Big Spa With Angular And Es6 1 2

This is the second post of a series about big SPA with Angular and ES6. In the first post we’ve set a couple of things up to improve upon. This post will go deeper into tricks and tips that will help once your application becomes bigger. Before we continue coding, we’ll take a small step back and discuss some of the things we have already created.

File structure

We’ve already created some files, but haven’t discussed why or how. Forx the most part, I always stick to johnpapa’s styleguide. This works great for Angular with ES5, and a lot can be used for ES6. If you have never seen this guide before, I recommend going through it. In the ‘src/app’ folder we currently have two sub folders. The ‘components/’ folder that will contain components that we create. And the ‘main/’ folder which contains our main module. I call these things modules, which might be a bit confusing since Angular also uses the word modules. Whenever I talk about Angular modules, I will put ‘Angular’ in front of it.

I would recommend only putting components in the components folder which will be reused throughout your entire application. If you create a component which will only be used once or twice within the same module, it is mostly better to store it in that specific module. This depends very much on the context. If for example you have one module that is about football, and you create a component to show the last match your team played, and you are only displaying this in a single locations. It is better to store it under the football module instead of components.


In recent SPA’s I have worked on, we got to about 15/20 components which isn’t huge. If we would create separate folders for each component, it will be easy to lose the overview. This is why we should divide our components up into several sub folders. There isn’t a single way you should structure your components, because it depends on the amount you have. There are however some sub folders you could create depending on your project:

  • Helpers
  • Filters
  • Models


Helpers are small, reusable functions. If you have a couple of helpers, you can store them in one Angular service. If you get more, you can create several services per type. An example of a helper-function is:

toFilename(filename) {
  return filename
    .replace(/ /g,'-')

Note that Angular already has quite some helper functions like: isNumber, isFunction, etc. So be carefull not to reinvent the wheel.


Just a place to put your custom Angular filters. Same as with the helper functions don’t reinvent the wheel. There is a great library called angular-filter available which has a bunch of very good filters.


Here you can put your models (as the M in MVC), which you’ll be able to use within your application. With ES6 you can create actual classes which will represent you data. If, for example, you are making an application about music albums. You could have the following model:

class Album {
  constructor(data) { =;
    this.artist = data.artist;
    this.releaseDate = data.releaseDate;
    this.price = data.price;

When you would receive JSON from your API which represents an album, you’ll pass the payload into your model and create an actual Album object out of it. This way of working makes it clear which objects there are within the application, and it helps with auto complete in different IDE’s.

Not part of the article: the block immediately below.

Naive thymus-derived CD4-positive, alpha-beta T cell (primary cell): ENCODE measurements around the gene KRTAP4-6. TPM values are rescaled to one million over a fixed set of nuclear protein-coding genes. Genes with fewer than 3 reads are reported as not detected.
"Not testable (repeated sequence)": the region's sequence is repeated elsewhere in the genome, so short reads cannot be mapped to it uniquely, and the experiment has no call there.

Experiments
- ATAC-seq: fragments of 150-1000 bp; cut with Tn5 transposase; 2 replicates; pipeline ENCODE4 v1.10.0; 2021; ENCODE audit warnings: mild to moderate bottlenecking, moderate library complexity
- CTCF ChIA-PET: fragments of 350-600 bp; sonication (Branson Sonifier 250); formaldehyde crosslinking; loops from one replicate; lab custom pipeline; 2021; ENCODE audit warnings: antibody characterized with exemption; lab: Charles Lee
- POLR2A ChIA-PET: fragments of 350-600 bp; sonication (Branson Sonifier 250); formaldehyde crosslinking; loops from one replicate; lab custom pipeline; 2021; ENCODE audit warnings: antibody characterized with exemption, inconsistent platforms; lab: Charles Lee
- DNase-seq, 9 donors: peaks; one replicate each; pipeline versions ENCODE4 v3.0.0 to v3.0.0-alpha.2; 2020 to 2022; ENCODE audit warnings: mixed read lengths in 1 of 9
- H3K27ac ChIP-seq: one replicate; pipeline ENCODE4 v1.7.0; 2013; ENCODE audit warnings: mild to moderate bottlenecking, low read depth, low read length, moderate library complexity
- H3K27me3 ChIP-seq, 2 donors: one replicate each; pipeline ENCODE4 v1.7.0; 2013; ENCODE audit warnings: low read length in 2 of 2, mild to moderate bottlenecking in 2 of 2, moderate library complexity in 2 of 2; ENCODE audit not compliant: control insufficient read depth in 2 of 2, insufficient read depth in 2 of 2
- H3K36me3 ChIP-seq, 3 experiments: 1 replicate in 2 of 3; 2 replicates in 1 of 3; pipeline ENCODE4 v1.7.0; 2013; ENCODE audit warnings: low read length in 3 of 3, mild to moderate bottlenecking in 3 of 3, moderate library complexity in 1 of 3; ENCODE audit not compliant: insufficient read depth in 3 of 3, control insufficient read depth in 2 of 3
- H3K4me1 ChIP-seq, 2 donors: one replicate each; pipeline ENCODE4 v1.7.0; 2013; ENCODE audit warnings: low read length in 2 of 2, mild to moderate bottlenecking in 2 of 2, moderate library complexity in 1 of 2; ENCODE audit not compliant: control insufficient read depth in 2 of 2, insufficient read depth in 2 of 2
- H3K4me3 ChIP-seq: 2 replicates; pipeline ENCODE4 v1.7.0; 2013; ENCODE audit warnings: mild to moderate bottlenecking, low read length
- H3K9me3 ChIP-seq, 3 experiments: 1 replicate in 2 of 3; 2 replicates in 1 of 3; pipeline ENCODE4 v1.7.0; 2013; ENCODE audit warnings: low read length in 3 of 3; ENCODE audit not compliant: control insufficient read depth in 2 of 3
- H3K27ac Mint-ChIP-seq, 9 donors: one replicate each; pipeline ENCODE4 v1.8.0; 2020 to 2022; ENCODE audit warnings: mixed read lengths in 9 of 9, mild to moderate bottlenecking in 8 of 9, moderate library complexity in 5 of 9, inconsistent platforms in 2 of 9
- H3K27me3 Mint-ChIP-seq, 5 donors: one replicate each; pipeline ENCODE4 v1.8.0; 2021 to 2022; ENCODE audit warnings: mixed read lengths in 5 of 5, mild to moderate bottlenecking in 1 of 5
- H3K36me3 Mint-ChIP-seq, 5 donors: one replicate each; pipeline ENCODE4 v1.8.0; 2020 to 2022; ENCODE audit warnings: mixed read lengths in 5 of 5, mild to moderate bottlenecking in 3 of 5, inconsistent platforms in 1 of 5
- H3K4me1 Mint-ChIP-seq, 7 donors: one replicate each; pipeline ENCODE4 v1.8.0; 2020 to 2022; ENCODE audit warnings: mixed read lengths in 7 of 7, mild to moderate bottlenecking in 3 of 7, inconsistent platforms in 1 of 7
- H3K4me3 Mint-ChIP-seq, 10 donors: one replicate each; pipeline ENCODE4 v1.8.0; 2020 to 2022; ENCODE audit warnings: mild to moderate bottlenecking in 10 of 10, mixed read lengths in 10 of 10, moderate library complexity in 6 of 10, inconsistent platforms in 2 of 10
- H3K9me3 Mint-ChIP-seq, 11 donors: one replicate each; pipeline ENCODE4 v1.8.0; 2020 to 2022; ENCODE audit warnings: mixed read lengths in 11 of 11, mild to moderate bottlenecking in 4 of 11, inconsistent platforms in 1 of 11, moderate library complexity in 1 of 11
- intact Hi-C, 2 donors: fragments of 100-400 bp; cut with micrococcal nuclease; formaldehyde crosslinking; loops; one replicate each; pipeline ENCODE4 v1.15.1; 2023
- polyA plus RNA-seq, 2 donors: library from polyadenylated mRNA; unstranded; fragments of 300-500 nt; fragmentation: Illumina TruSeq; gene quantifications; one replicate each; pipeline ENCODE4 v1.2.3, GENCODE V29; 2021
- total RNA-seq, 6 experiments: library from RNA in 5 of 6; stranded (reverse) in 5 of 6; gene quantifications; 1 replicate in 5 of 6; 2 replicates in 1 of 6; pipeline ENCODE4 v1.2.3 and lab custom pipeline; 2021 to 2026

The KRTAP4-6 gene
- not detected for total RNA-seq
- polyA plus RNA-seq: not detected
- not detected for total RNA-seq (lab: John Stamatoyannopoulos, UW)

Modules are different states that the user can navigate to. In most applications I have worked on, each of these represent a link in the menu. I would suggest that for each module that you use, you create its own Angular module like we have done in the ‘main/’ folder. Modules can also have sub-modules, which won’t be different from their parents in the sense of structure.

Let us create an module with sub-module. We’ll make a module which will allow us CRUD functionality on a list of music albums.

The structure of the files looks the same as in our main module. But you can see that 3 folders have been added and a ‘.spec.js’ and ‘.scss’ file have been added. Respectively these are a test and styling file, and they are part of a module so that each module can live on its own. If you would copy a module out, and place it into another project. You wouldn’t have to copy the tests or style from another location.

If we open the create folder, we’ll see the following files:

The sub-module’s files will always start with the name of the main module and then a dash. This is done so that when you have this file open in your favourite IDE, you can see that it is part of the ‘album’ module. The sub-modules don’t actually have Angular module files, but will be imported in the ‘album.module.js’. In theory you can nest your modules endlessly. But from experience I stick to 3 modules deep, because otherwise it will get too complicated.

End note

Every time I create a new application, I find better ways to structure my code. If you are working in a team, it is very important to do reviews of each others work. If someone does not stick to the agreed structure, you will have to tell him/her. We do this by using pull request. Another thing that helps is if you have some way of calculating your technical debt. But for this we are already entering the area of DevOps, which I will try to create a post on soon. If you have any questions, or ideas which could help make this structure better, please don’t hesitate to leave a comment.

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